Norwich 2018-19 school budget ended with $1.4 million deficit

Norwich — Savings from the warm, relatively dry winter helped give the city $1.1 million in savings in the fiscal year that just ended, but cost overruns in three areas, led by the $1.4 million school budget deficit, will erase that surplus and require the city to dip into its surplus fund to balance the books for the 2018-19 fiscal year.

Comptroller Josh Pothier on Monday will present to the City Council details of the final budget transfers needed.

School officials had warned throughout the year that the school budget would end with a significant deficit, but a spending freeze and lower than expected special education costs dropped the initial projected deficit of $4.6 million last summer down to the final figure of $1.4 million.

School Business Administrator Athena Nagel said part of the reduction in the deficit was achieved by putting off maintenance, repairs and classroom purchases — some delayed as long as two to three years. It’s a practice that can’t continue, she said.

The 2019-20 school budget approved by the City Council in June is $2.26 million short of what the Board of Education said it needed to keep current programs and staffing. The board refused to make specific cuts and will try again to incorporate savings where possible throughout the school year.

“It’s not that we don’t need it,” Nagel said of last year’s reduced deficit. “It’s that we have been postponing things we do need. And we have recouped as many things as we could, and there are not available areas to recoup any more in 2019-20. We can’t go two years with teachers not getting supplies and expect them to go a third year without getting supplies.”

New Superintendent Kristen Stringfellow did not attend Tuesday’s special board meeting due to a family emergency. Stringfellow, who started July 1, has spent her first six weeks meeting with numerous school and city leaders and has named budget issues a top priority.

Mayor Peter Nystrom, who attended the school board meeting Tuesday, said he has met with Stringfellow once and plans monthly meetings starting Aug. 21 and throughout the year with the superintendent.

Nystrom said he is not pleased about any city department that ends with a budget deficit but was grateful for the surpluses several departments were able to provide.

According to a resolution to be considered by the City Council on Monday, the $1.4 million school budget deficit topped the list of shortfalls. But the police department also ended the year with a deficit of $560,000 due to payouts to five officers who retired, overtime and overtime replacement costs to cover for vacations and officers out sick.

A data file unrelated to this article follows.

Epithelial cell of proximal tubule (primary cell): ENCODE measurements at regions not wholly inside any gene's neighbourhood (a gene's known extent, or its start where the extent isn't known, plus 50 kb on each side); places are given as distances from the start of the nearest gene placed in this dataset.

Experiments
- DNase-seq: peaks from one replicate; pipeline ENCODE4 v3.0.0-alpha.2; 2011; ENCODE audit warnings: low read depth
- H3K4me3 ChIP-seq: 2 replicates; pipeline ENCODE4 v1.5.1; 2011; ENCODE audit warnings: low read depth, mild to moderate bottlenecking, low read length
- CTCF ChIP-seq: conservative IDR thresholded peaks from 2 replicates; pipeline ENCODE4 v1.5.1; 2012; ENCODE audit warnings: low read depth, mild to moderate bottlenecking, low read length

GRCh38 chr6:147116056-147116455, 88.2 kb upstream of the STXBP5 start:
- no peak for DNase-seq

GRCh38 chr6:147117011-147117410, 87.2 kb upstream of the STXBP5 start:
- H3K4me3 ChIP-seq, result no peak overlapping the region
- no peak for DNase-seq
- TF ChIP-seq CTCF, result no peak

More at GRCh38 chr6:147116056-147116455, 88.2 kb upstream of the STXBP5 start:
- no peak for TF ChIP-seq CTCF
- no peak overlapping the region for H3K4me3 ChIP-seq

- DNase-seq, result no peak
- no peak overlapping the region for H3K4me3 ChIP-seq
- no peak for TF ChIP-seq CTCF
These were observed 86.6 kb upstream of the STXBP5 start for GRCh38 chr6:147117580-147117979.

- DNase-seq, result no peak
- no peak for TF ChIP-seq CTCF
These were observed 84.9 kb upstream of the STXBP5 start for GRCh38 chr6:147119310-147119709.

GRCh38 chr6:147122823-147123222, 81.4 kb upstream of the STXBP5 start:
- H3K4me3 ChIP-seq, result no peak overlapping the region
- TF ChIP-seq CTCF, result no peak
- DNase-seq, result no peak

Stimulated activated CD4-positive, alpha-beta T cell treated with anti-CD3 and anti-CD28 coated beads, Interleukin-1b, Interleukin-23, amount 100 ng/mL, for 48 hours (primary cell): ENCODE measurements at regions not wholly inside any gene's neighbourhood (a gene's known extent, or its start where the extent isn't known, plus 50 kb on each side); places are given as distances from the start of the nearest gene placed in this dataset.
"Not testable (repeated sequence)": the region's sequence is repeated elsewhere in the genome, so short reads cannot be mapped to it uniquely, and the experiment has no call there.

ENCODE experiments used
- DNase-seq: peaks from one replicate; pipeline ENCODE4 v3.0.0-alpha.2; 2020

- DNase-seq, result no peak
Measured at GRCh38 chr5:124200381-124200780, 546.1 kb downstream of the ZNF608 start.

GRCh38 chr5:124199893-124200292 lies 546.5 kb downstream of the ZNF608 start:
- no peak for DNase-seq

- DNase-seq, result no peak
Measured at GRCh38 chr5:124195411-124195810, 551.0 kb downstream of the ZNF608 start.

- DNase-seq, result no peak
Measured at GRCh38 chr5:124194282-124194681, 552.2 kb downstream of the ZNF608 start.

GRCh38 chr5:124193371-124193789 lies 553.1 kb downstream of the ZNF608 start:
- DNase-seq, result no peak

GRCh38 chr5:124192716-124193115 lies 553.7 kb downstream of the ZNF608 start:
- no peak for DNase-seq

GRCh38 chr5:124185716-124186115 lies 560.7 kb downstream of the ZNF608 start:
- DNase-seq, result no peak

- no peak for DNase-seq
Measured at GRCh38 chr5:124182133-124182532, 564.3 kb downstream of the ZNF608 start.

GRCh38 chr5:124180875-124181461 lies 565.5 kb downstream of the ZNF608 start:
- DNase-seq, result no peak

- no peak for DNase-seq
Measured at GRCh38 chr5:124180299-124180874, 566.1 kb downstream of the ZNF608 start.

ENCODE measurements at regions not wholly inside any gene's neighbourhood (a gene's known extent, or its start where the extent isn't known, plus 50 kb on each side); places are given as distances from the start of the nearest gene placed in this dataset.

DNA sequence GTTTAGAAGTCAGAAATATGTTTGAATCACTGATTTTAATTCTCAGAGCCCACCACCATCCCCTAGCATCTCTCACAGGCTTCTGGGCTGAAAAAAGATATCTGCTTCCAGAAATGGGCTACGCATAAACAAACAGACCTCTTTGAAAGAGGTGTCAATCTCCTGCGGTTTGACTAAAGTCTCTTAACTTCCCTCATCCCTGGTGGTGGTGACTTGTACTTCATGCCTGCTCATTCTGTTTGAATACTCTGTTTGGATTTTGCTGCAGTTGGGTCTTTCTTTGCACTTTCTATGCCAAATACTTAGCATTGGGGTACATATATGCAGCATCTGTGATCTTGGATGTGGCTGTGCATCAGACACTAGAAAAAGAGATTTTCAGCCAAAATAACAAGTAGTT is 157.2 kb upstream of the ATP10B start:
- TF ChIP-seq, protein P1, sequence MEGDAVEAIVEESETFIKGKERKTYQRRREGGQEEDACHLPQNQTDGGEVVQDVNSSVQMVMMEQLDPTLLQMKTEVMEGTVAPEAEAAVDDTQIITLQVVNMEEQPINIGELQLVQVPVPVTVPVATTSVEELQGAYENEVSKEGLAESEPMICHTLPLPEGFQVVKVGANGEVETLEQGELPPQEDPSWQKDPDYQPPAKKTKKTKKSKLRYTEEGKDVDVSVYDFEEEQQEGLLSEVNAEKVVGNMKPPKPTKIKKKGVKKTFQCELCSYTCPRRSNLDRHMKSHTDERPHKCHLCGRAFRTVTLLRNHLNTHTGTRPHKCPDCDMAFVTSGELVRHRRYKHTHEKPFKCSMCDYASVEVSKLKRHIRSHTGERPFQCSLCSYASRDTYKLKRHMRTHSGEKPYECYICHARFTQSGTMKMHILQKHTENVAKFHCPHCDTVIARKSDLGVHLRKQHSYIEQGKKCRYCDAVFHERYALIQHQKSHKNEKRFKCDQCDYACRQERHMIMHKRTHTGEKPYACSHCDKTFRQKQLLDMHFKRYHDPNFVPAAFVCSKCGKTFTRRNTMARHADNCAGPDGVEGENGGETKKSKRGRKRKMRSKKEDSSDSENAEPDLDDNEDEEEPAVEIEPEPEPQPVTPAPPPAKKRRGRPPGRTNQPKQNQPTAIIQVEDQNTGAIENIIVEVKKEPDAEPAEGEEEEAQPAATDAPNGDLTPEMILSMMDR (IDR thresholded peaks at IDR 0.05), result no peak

The city’s legal costs also ended the year with a $40,000 deficit, due in part to a number of building condemnations and mandated relocation costs not yet recouped, Pothier reported.

On the surplus side, the Public Works Department ended the year with a $410,000 surplus, thanks to the mild winter. Several other city departments returned funds, ranging from $461,000 from the city contingency fund to $3,000 from the city manager’s budget.

Combined, the surpluses totaled $1,172,000 and will be used to cover the entire law and police budget deficits and $572,000 of the school budget deficit, according to the proposed transfer resolution on Monday’s council agenda.

The remaining $828,000 in the school budget deficit would have to be covered through a proposed ordinance to take the money out of the general fund surplus, Pothier wrote in his report. That would leave the general fund surplus at 11.3 percent of the city’s total budget of $126 million for 2018-19, within the target range of 10 to 17 percent, Pothier reported.

The city’s paid fire department, funded by the central city fire tax separately from the general fund, also ended the year with a $420,000 deficit due to overtime costs, Pothier reported. That deficit would be covered in a proposed ordinance taking the money from the surplus for the paid fire district, which would be reduced to just 2.8 percent of its $7.5 million budget.

Pothier said a plan to replenish the fire district surplus fund would be proposed as part of the 2020-21 budget process next spring.


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